Leslie Wohlman Himmel is a managing partner at the real estate investment company Himmel + Meringoff Properties, which she founded with Stephen Meringoff in 1985. The firm operates a portfolio of some 2 million square feet of Manhattan commercial real estate, valued at more than $750 million. Its properties include the 480,000-square-foot office building at 521 West 57th Street, and 401 Park Avenue South, a 12-story office and retail building. Earlier this year, Himmel + Meringoff sold 158 West 27th Street for $57.5 million, more than double the $25 million it paid for it in 2010. Before launching the firm, Himmel worked at the national real estate syndicator Integrated Resources.
What’s your full name?
Leslie Ellen Wohlman Himmel. Wohlman is my maiden name and Himmel was my married name with my first husband. I got remarried five years ago to Alan Shuch, but I didn’t take his name. I just use it for making restaurant reservations.
What’s your date of birth?
March 6, 1954.
Where did you grow up?
In White Plains. I went to a rough public high school, right around that Martin Luther King period. Every day, people were beaten up. I was in the minority as a Jewish Caucasian. I didn’t get hit because I was a cheerleader and everyone liked me. My older brother went to private school at Horace Mann. They gave me the choice to go there too, but I liked my friends and I wanted to be on the [White Plains] tennis team. I promised that if they let me stay in public school, I’d still end up at a top college. I went to the University of Pennsylvania and then Harvard Business School.
What did your father do?
My dad had his own accounting firm and taught me from an early age the importance of numbers and entrepreneurship. There was a lot of math talk in my house.
When did you get married?
I married Jeffrey Himmel in 1984. We were married for about 22 years and divorced in 2006. I married Alan in 2008. He’s a retired partner from Goldman Sachs.
How did you and Alan meet?
We were fixed up. We went out to dinner to a restaurant called Fiamma. All of a sudden it was midnight and the tables around us were empty. We’d been there for four and a half hours.
Did you go on a lot of bad dates before you met Alan?
It was a period in my life where I went way too much on a carousel. When I got divorced, I said, ‘I’m not going to feel sorry for myself. I’m going to go out and have fun.’ And I did. It was quantity, not quality. I went on a lot of dates, but Alan was by far the standout of the group.
Where do you live?
I live at 15 Central Park West. I used to see A-Rod in the gym but I couldn’t quite compete with his athletic prowess.
Do you have any other homes?
My husband has a home in Nantucket, so we go there on weekends.
How many kids do you have?
Two. Andrea is 27 and David is 25.
What was your first job?
When I was about eight, my brother and I used to go door-to-door selling seeds to grow vegetables and flowers. I was the salesperson, because I had a great smile.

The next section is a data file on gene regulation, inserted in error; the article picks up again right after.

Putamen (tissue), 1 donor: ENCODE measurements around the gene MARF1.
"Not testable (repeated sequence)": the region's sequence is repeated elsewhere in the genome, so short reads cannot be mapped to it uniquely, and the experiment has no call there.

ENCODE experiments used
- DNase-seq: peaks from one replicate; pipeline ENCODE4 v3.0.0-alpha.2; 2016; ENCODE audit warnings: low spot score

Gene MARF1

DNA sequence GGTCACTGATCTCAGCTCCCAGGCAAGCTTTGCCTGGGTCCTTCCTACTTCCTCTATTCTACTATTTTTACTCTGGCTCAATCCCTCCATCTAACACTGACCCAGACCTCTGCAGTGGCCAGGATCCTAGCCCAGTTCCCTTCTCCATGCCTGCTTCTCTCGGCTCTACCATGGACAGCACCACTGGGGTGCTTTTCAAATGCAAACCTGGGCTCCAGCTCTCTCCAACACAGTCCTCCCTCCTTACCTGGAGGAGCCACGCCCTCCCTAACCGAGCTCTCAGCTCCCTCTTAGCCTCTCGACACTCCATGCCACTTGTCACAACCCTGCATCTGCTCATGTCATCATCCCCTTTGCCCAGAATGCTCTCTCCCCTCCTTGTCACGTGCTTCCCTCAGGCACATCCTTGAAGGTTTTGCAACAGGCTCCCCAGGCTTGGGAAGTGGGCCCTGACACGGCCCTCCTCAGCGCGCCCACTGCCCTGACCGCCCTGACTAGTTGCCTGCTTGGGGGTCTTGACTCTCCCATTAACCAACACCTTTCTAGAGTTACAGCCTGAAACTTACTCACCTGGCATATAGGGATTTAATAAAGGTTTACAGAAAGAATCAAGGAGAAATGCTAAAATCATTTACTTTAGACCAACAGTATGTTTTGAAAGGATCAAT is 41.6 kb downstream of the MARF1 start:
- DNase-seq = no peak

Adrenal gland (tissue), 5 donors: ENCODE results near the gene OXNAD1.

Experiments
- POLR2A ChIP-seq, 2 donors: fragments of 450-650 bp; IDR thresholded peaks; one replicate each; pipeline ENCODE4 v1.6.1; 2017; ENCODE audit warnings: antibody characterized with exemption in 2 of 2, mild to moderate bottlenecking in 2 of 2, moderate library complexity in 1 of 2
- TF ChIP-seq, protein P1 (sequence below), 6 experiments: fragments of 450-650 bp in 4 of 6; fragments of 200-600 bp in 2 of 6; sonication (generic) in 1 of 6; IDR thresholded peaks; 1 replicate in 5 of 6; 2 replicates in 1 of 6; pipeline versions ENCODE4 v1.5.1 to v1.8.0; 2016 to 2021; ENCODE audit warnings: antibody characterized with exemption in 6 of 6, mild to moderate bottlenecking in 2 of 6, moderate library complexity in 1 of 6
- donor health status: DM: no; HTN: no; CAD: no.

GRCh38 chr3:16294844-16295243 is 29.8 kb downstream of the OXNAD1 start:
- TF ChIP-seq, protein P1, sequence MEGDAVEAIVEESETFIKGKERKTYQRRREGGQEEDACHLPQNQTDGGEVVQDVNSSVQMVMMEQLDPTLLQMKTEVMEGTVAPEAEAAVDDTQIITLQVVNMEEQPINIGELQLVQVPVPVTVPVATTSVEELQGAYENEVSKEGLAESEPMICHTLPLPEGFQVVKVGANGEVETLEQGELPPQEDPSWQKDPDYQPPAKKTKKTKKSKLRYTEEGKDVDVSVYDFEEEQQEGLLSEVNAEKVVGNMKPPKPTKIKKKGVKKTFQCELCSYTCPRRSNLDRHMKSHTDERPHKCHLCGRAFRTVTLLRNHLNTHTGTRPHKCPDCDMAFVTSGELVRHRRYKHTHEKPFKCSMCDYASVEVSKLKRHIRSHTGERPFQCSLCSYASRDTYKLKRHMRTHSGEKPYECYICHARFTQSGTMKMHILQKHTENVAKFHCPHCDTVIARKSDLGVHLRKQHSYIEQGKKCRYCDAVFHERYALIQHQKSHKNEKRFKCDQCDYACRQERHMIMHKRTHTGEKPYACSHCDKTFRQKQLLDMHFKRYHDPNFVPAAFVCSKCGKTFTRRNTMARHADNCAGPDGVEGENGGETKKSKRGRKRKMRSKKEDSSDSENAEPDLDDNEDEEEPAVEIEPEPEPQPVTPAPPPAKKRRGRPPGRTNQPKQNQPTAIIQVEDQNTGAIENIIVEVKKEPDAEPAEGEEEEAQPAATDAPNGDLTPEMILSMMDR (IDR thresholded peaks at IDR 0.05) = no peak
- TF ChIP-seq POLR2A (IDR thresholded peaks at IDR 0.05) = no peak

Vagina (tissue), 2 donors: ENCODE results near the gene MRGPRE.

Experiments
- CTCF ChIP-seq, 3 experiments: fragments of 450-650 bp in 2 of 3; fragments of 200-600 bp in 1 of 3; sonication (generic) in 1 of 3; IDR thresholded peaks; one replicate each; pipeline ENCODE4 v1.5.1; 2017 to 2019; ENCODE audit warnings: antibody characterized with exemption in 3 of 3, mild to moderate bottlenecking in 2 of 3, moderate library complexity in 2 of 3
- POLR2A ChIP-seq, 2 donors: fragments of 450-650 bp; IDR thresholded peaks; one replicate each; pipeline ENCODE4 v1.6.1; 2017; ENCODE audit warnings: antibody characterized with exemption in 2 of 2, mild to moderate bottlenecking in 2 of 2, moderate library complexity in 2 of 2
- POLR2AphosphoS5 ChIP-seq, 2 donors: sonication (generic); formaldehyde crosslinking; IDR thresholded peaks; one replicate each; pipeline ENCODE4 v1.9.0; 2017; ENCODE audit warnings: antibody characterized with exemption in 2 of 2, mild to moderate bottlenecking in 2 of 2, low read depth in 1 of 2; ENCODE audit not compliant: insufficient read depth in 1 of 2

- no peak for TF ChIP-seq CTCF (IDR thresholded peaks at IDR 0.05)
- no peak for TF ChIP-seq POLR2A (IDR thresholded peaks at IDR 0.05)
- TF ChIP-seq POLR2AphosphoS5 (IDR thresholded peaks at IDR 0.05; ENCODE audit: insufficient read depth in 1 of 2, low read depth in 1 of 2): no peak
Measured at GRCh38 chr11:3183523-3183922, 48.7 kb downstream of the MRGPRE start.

How did you get into real estate?
I didn’t know what I wanted. Before I went to Harvard, I worked for Mobil for six months. In my summers off from Harvard, I worked for an investment bank. After business school, I worked for Clairol. At that time, I was dating someone whose family owned a lot of real estate. He used to say, “It’s a waste of your talent to be selling hair color.” I wasn’t selling hair color — I was doing strategic marketing for Clairol — but that comment made me think about getting into real estate. I interviewed at Integrated Resources and they gave me the lowest-rung position there, running the appraisals and engineering studies for their acquisitions. I was eventually promoted to acquisitions.
Why did you leave Integrated Resources?
I knew I wanted to have my own business one day. I met Steven Meringoff in a continuing-education real estate class at NYU. [The late mogul] Harry Helmsley was speaking in the class. He asked if anyone had any questions and I raised my hand. I said, “What’s your greatest accomplishment?” He paused, and then said, “What are you doing tonight?” That night, Steve introduced himself to me. He thought, “If Harry Helmsley is hitting on her, she must be someone worth knowing.” I ran into Steve again years later, when I went to his office on behalf of Integrated, trying to buy the tax position of his real estate. He looked at me and said, “Why are you there?” At that moment, we started talking about being partners.
What is Harry Helmsley like, and did you ever meet his wife Leona, the notorious “Queen of Mean”?
My first year working with Steve, I went away to Barbados. We were staying at Sandy Lane [a luxury resort], and went into the dining room for dinner and who was there? Harry and Leona. We ended up befriending them and having lunch and dinner with them the entire week. Harry told me stories of how he built his empire. I was never in Leona’s line of fire, so I never saw her fury.
What are your hobbies?
I’m addicted to exercise. Tennis, yoga, Rollerblading, skiing. I have a racing bike. I’m passionate about my friends. [CBRE’s] Mary Ann Tighe has been a close friend since 1988, when we bought 411 Lafayette Street and hired her as the exclusive leasing agent.
Do you make as much money as you’d like to make?
Every time I’ve reached the next bar, it seems like that bar is too low.